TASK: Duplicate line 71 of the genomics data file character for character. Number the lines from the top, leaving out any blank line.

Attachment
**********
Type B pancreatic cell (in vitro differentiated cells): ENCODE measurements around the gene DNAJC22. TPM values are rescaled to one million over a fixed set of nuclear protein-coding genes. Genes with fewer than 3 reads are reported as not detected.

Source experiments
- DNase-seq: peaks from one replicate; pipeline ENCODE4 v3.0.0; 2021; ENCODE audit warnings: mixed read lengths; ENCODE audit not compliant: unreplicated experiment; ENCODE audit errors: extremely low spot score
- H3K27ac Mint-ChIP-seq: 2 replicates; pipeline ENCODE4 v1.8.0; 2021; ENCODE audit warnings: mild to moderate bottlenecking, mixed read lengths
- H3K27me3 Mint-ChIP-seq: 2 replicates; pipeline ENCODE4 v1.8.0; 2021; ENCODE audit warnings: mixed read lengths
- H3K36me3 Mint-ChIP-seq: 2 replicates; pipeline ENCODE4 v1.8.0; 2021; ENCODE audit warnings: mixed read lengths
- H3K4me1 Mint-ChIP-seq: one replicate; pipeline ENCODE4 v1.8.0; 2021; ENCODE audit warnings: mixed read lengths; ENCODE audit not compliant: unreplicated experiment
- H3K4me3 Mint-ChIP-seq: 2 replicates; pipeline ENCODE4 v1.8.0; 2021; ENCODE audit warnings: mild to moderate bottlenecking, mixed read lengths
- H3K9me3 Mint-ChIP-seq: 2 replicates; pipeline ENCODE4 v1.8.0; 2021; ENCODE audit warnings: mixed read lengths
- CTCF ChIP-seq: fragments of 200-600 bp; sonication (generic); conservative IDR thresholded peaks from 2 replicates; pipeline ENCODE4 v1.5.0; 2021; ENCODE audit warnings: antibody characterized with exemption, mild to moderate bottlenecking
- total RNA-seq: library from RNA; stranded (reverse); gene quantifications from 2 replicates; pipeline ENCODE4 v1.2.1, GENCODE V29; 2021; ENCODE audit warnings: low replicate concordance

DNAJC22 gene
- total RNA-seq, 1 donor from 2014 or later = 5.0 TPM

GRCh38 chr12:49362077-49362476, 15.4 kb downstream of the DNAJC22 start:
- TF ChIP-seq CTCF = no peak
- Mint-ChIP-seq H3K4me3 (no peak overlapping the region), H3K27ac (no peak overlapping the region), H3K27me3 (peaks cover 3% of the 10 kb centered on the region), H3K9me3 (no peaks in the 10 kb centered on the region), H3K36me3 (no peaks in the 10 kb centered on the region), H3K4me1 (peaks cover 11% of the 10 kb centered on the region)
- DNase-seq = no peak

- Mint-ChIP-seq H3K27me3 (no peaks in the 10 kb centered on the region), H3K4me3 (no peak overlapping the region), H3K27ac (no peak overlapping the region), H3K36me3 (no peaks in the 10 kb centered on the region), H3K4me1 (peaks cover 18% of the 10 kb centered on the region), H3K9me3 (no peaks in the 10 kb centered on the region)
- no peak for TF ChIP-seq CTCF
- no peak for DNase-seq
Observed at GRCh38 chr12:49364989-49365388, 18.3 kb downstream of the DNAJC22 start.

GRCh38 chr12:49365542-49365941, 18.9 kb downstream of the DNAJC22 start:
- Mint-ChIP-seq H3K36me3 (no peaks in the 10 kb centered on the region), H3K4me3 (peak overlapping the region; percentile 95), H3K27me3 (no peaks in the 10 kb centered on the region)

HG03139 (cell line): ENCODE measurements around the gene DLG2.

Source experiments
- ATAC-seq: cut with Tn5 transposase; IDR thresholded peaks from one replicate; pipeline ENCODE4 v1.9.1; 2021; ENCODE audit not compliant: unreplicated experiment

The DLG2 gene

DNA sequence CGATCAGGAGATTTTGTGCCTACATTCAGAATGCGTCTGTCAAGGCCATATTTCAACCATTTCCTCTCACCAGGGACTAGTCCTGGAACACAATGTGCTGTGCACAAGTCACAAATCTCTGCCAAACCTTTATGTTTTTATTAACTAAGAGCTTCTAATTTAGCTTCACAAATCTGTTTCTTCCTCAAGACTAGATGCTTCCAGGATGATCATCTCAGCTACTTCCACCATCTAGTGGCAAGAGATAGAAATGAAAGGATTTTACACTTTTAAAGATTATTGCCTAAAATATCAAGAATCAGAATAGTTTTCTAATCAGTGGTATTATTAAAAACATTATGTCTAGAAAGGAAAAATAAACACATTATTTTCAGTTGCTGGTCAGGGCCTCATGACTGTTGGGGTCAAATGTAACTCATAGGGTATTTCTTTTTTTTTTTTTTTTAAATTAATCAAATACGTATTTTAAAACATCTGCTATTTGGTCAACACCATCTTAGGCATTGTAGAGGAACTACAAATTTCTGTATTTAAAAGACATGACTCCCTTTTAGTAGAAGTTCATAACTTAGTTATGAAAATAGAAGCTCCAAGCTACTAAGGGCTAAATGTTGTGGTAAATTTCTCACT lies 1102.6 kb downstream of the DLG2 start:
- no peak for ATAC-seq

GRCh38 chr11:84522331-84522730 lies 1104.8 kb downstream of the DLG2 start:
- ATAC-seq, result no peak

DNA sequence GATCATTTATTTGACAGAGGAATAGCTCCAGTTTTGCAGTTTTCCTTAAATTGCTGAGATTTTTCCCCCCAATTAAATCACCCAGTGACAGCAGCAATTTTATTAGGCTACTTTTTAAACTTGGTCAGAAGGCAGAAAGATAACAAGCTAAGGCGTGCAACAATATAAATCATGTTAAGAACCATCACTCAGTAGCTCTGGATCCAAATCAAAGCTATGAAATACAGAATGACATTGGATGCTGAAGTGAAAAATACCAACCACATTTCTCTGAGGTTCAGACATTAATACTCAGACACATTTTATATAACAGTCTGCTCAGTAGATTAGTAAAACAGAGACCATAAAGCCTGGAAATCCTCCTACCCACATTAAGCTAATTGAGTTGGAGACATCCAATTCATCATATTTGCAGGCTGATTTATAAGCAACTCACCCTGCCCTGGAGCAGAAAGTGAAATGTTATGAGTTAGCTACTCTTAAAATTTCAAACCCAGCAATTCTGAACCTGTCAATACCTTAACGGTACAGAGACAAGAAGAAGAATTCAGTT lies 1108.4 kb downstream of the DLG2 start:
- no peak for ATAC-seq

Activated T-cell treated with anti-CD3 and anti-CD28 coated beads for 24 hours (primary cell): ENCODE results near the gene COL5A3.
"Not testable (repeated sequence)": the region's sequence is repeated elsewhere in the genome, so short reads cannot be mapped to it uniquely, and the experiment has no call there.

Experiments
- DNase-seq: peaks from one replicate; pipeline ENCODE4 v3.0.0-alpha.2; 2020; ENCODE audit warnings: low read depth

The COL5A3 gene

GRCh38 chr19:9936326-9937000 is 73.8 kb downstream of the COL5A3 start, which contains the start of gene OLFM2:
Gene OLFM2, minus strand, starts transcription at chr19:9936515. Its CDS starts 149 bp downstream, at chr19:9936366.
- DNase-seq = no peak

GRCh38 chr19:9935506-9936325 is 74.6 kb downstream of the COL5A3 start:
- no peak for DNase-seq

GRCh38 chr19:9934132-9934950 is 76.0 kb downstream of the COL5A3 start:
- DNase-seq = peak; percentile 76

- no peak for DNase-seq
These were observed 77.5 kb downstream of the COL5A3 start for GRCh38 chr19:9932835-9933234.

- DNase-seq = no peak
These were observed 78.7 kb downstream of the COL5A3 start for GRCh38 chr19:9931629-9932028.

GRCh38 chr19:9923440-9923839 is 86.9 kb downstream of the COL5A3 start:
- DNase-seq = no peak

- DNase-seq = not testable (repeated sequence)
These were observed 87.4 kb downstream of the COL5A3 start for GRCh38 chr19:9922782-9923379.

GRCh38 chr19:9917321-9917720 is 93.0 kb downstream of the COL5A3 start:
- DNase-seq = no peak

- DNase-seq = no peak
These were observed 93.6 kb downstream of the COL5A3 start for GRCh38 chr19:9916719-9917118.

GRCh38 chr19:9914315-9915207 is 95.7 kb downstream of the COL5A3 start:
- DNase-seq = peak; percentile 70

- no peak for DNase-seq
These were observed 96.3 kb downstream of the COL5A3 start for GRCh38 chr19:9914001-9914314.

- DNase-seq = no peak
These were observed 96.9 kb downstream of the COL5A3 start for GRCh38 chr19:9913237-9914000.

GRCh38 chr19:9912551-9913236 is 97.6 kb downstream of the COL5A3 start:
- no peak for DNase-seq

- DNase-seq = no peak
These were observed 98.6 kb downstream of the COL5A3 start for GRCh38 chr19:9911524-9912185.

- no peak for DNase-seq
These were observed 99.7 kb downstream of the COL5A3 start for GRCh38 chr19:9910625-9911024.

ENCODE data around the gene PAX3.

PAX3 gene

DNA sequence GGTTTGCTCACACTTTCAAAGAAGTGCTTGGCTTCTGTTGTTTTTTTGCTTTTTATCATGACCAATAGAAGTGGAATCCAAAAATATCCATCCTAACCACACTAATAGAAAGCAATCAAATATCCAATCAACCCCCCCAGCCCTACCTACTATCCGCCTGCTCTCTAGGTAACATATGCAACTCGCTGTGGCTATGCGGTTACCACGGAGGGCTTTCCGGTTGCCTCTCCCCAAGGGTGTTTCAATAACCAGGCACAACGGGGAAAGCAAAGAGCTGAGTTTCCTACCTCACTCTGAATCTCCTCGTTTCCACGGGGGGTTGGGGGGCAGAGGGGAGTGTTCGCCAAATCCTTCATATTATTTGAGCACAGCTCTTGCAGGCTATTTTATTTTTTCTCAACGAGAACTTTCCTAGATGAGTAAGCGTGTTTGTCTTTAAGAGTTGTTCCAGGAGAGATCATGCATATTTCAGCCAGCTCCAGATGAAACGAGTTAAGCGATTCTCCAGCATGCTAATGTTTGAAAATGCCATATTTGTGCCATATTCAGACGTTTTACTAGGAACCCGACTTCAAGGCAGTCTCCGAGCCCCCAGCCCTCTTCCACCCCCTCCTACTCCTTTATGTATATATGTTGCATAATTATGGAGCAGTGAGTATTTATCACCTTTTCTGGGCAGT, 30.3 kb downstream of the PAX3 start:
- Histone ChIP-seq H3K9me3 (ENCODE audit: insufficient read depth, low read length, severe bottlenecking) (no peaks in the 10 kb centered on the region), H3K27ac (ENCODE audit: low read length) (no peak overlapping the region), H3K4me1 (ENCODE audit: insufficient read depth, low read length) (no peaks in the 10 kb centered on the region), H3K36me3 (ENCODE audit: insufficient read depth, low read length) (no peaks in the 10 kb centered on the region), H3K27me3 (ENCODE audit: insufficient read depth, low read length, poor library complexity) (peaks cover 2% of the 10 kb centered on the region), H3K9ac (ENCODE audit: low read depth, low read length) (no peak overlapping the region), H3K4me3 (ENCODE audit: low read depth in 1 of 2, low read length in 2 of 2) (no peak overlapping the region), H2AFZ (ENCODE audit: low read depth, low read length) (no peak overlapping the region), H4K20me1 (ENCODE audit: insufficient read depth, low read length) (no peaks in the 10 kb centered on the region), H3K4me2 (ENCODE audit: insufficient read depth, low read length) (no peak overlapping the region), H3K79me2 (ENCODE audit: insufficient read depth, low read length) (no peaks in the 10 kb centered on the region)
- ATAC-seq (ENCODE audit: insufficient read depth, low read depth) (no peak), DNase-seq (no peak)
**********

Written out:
PAX3 gene